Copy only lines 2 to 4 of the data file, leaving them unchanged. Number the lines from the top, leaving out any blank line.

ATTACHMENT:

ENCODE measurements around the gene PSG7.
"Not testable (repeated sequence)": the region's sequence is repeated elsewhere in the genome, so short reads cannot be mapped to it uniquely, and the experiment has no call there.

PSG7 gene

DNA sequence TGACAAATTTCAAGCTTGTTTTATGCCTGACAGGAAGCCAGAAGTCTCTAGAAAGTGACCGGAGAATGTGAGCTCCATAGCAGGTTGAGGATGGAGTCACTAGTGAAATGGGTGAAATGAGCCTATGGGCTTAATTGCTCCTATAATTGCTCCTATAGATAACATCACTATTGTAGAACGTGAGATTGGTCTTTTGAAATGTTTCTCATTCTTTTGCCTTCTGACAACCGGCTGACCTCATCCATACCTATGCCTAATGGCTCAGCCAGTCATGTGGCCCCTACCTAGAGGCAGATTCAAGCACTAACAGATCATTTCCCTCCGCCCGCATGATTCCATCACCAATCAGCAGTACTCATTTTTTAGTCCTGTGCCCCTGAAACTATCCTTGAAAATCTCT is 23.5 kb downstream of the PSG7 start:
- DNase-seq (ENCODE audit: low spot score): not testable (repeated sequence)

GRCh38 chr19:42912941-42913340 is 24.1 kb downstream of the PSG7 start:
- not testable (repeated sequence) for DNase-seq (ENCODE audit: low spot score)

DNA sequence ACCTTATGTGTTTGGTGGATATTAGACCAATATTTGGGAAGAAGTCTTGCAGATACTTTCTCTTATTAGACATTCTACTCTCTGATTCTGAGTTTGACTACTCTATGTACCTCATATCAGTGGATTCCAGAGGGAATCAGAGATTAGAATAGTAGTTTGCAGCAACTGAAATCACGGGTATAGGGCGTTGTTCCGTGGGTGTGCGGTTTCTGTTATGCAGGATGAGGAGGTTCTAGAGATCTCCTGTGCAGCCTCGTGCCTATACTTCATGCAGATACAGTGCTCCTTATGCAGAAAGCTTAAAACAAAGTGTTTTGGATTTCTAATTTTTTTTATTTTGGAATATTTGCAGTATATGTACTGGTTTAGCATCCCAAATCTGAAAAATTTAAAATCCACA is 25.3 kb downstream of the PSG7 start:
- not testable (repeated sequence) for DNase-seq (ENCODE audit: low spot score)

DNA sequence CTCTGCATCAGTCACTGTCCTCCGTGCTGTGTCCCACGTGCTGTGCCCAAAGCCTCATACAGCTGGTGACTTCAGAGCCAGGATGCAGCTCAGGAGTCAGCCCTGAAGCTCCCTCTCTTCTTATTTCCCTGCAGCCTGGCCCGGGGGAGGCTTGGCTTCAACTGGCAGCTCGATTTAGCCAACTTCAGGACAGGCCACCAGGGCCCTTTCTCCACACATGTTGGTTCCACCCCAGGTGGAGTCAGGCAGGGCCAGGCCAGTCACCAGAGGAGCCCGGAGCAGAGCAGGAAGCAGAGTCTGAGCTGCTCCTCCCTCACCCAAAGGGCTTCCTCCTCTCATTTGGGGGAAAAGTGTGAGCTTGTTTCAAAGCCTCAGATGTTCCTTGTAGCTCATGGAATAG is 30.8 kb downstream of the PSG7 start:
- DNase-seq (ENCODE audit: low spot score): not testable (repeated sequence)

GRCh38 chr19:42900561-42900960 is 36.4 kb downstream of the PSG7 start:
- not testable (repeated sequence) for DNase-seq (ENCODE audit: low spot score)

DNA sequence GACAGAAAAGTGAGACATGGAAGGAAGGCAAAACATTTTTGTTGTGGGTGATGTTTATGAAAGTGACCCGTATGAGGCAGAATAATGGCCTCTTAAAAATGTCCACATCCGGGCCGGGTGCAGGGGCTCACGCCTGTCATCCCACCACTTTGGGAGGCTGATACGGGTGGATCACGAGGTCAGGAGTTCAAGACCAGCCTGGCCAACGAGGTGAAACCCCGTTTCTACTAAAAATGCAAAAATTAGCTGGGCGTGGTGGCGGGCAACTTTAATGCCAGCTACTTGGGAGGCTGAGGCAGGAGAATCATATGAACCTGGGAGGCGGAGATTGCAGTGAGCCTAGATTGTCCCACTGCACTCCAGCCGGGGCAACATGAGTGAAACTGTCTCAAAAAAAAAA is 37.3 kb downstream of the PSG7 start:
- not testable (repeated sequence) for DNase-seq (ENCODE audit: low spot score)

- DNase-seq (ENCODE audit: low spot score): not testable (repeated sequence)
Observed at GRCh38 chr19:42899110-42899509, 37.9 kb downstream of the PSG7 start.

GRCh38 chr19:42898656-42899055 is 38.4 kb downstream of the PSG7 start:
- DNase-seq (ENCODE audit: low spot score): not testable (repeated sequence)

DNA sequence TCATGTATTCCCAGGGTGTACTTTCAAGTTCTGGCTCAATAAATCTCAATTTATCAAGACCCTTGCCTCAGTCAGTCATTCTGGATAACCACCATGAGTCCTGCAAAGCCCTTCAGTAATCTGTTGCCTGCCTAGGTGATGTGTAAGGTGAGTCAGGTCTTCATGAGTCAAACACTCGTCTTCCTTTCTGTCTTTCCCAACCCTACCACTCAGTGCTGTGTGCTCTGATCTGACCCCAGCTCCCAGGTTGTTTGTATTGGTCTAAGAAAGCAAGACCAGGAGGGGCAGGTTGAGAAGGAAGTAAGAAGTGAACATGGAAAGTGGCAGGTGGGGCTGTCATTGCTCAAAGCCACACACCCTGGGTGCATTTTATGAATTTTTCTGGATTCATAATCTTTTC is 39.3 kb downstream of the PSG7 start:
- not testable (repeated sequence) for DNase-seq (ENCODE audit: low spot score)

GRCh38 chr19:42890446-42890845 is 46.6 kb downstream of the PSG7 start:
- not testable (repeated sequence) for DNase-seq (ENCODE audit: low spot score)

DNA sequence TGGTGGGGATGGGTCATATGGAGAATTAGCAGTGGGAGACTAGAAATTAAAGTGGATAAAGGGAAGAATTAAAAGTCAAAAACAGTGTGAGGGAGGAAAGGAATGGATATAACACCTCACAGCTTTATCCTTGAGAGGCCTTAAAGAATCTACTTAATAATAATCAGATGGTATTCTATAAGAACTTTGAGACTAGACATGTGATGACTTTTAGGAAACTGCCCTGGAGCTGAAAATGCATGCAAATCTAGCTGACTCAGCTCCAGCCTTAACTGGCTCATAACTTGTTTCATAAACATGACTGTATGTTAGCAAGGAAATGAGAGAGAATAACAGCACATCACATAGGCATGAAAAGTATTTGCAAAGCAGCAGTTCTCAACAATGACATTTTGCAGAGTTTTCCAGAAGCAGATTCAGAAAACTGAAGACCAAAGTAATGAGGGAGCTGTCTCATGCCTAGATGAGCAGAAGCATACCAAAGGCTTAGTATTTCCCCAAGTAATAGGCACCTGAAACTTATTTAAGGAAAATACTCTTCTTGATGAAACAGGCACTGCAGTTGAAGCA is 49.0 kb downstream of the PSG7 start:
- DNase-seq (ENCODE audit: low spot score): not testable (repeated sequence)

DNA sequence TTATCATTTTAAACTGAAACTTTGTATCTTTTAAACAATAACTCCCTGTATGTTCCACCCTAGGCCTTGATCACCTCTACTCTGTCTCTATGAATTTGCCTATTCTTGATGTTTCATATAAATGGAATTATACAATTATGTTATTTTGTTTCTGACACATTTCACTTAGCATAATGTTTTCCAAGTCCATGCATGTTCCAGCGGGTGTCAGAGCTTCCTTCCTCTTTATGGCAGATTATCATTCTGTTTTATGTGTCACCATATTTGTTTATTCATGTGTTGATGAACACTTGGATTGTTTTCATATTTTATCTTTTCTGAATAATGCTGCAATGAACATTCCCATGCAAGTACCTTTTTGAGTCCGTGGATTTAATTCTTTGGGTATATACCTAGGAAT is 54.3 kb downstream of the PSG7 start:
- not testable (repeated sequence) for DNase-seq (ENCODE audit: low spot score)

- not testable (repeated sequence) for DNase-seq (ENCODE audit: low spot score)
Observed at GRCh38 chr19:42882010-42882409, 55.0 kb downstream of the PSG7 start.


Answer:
"Not testable (repeated sequence)": the region's sequence is repeated elsewhere in the genome, so short reads cannot be mapped to it uniquely, and the experiment has no call there.

PSG7 gene

DNA sequence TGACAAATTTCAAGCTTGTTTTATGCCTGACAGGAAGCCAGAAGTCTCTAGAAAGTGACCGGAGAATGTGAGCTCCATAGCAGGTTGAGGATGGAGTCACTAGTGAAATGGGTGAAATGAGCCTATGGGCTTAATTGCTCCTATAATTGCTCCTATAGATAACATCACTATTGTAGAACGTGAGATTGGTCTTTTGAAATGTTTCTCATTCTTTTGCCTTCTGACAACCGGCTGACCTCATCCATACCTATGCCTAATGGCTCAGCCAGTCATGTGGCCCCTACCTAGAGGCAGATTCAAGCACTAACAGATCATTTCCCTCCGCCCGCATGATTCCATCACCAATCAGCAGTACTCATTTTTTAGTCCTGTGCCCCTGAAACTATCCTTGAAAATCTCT is 23.5 kb downstream of the PSG7 start: